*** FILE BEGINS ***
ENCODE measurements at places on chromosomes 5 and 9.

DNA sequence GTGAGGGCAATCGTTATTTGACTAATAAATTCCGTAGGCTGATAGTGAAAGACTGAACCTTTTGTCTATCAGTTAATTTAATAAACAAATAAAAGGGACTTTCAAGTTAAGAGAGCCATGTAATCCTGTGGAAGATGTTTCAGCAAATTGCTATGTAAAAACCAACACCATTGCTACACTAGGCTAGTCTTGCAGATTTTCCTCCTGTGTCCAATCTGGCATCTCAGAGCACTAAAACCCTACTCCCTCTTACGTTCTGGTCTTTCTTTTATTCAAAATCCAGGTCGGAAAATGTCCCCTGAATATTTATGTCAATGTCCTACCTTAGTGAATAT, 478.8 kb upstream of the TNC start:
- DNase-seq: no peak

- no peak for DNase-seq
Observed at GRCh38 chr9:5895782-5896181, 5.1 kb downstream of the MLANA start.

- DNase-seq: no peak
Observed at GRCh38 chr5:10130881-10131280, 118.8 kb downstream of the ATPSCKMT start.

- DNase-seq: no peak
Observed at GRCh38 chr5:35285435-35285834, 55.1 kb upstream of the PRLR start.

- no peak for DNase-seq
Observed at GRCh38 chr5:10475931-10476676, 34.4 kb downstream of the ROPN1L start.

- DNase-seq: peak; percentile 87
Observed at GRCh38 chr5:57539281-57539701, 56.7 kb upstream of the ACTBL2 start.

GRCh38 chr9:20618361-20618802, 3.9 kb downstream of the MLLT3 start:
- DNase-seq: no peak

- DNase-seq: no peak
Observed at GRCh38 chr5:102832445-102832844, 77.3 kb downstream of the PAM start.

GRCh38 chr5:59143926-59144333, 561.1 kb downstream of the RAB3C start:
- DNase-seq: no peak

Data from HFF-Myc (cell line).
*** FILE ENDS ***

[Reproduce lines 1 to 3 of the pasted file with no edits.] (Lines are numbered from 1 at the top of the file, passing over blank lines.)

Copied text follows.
ENCODE measurements at places on chromosomes 5 and 9.

DNA sequence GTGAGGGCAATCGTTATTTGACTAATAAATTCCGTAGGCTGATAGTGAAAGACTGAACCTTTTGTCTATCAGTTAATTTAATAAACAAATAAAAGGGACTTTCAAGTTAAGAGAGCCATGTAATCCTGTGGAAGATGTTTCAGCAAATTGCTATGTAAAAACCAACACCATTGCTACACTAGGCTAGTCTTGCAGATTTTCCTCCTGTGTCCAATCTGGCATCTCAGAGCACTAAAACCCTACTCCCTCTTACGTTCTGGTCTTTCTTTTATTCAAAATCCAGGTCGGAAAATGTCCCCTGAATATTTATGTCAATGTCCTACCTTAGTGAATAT, 478.8 kb upstream of the TNC start:
- DNase-seq: no peak